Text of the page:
DUBAI (Reuters) - The United Arab Emirates’ central bank has asked all banks and financial institutions to stop dealing with 18 more individuals and entities with alleged links to Qatar, the state news agency WAM reported on Thursday.
The move makes it the first financial watchdog in the Gulf to act on the new blacklist, with regulators in Saudi Arabia, Bahrain and Egypt likely to follow.
The four Arab countries announced on July 25 that they were blacklisting nine groups based in Yemen and Libya and nine people from several Arab countries, saying all were directly or indirectly linked to Qatar, which the Saudi-led bloc accuses of financing terrorism. Doha denies the claims.
In a circular, the UAE watchdog asked banks and financial institutions to “start immediate search for and freezing of all bank accounts, investments, and deposits that may be held by any individual or entity” included on the July 25 list.
The latest move suggests the two-month spat between Qatar and its Gulf neighbours is no closer to a resolution despite mediation by the United States and Kuwait.
UAE’s minister of state for foreign affairs, Anwar Gargash, said on his Twitter account that “we have to go on without Qatar”.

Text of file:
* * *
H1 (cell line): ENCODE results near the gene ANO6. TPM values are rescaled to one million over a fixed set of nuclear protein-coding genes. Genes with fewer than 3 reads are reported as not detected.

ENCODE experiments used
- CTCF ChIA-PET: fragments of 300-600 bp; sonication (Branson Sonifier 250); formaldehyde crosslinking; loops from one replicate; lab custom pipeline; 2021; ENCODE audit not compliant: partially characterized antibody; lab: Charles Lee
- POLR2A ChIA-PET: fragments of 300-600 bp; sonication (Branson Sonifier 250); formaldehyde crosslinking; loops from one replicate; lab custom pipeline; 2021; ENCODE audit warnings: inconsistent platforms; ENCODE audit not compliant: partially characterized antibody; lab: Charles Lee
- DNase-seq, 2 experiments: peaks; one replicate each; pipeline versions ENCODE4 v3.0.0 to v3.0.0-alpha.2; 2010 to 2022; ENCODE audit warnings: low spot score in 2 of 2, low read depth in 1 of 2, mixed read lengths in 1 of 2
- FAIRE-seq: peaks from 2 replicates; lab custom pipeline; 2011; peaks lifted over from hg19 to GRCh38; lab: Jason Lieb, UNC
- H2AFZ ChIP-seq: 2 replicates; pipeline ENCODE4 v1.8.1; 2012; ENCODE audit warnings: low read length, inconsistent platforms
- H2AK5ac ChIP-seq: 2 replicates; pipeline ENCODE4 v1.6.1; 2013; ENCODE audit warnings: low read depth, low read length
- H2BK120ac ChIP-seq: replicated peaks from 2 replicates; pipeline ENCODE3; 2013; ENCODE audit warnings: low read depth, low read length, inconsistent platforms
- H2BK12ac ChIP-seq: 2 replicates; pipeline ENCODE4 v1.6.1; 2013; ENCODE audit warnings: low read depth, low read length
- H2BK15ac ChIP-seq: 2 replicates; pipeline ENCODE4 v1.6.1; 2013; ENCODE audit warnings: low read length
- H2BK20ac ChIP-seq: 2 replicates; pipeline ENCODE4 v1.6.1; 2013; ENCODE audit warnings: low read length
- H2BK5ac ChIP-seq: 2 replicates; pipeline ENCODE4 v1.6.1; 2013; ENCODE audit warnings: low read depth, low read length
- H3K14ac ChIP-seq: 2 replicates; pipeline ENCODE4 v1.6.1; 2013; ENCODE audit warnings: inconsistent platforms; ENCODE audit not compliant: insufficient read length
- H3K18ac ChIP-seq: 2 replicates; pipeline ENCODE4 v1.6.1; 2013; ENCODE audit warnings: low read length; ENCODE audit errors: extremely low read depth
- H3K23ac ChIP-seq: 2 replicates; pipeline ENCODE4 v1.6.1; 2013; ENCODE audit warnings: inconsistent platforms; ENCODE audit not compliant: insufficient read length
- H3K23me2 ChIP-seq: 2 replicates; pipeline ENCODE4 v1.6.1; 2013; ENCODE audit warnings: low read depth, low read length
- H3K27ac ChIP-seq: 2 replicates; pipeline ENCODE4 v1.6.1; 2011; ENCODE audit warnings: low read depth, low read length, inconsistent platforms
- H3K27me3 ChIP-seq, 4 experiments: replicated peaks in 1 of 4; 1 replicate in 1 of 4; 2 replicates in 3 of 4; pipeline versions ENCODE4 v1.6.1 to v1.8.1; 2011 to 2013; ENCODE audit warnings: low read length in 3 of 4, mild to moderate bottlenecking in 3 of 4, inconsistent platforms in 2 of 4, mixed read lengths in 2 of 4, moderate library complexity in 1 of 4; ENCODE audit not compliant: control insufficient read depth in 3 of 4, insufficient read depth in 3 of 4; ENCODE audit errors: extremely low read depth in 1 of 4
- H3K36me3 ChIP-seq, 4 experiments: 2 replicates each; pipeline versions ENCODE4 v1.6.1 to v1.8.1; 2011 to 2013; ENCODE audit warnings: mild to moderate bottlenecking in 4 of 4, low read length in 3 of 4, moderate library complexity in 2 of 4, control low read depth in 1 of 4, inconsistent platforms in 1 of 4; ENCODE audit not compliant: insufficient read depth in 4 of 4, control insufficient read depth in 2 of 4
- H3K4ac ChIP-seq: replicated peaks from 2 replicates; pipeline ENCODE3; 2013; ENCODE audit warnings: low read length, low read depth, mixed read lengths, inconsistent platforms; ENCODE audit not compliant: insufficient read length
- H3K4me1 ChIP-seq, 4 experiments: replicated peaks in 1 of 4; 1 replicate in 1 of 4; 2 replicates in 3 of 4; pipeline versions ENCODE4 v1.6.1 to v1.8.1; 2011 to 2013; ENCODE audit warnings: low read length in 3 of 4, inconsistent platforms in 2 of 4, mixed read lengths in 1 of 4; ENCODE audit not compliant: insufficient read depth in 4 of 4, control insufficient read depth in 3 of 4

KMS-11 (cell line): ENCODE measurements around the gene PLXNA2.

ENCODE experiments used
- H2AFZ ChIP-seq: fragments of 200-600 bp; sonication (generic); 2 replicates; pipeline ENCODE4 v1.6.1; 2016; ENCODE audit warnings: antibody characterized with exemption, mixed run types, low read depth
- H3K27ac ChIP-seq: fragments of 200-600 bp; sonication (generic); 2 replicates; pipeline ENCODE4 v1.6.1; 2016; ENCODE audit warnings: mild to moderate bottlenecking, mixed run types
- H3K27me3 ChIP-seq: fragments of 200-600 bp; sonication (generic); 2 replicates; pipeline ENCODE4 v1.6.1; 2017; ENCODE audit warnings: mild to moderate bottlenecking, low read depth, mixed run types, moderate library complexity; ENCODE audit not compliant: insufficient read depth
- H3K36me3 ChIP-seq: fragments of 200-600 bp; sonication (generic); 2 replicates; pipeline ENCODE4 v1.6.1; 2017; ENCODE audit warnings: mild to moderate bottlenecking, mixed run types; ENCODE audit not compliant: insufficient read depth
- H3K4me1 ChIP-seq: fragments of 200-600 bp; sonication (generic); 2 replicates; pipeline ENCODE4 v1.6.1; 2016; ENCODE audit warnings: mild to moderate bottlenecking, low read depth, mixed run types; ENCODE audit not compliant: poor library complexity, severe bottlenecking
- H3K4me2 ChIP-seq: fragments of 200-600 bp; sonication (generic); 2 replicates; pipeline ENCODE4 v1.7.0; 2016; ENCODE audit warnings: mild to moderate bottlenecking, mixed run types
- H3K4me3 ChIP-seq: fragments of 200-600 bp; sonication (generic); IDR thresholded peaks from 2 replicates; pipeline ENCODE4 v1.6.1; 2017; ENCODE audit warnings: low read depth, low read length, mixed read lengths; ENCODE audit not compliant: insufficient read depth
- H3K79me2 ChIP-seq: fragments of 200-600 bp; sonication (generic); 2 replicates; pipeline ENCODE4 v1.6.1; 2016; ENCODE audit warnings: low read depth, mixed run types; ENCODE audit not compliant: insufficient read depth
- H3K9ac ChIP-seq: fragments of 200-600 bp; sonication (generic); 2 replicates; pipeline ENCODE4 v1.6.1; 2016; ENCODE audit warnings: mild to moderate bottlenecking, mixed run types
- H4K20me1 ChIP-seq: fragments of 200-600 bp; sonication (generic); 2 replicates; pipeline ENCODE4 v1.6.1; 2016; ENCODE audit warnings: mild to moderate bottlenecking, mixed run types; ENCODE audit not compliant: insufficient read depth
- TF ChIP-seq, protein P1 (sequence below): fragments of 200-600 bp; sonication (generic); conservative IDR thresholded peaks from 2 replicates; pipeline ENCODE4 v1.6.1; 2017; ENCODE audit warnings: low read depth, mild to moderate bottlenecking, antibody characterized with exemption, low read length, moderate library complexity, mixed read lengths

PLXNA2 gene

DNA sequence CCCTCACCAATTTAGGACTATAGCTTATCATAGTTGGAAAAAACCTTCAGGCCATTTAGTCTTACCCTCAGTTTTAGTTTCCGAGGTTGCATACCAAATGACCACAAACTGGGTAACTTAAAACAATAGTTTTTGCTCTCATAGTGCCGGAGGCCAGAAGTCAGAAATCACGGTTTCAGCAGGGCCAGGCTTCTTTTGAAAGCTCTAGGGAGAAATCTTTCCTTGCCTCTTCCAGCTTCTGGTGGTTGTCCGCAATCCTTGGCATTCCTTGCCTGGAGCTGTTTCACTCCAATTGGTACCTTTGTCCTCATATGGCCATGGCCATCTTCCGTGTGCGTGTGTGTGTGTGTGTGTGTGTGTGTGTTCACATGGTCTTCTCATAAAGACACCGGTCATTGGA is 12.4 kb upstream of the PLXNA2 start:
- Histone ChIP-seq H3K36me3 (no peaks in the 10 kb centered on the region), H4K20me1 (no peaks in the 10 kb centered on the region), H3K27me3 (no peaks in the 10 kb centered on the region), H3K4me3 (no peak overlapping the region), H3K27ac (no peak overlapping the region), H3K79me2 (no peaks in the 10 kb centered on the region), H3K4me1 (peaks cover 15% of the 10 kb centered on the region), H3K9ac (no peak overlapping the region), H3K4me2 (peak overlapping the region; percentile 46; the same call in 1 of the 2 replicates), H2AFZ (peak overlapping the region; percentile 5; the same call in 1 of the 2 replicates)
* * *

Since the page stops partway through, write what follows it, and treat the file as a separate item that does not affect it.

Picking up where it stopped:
Qatar said on Wednesday that the new blacklist was “a disappointing surprise” and that it was doing all it could to fight extremism.
The four Arab states cut diplomatic and transport ties with Qatar -- a major global gas supplier and host to the biggest U.S. military base in the Middle East -- on June 5, accusing it of financing militant groups in Syria and allying with Iran, their regional foe.
WAM reported on Wednesday evening that the move was part of the four countries’ efforts to fight terrorism by continually updating their lists of groups and individuals designated as terrorist.
Last month, the UAE central bank ordered local banks to stop dealing with 59 individuals and 12 entities with alleged links to Qatar and to freeze their assets.
It also told them to apply enhanced due diligence for any accounts they hold with six Qatari banks.
Reporting by Saeed Azhar; Editing by Catherine Evans
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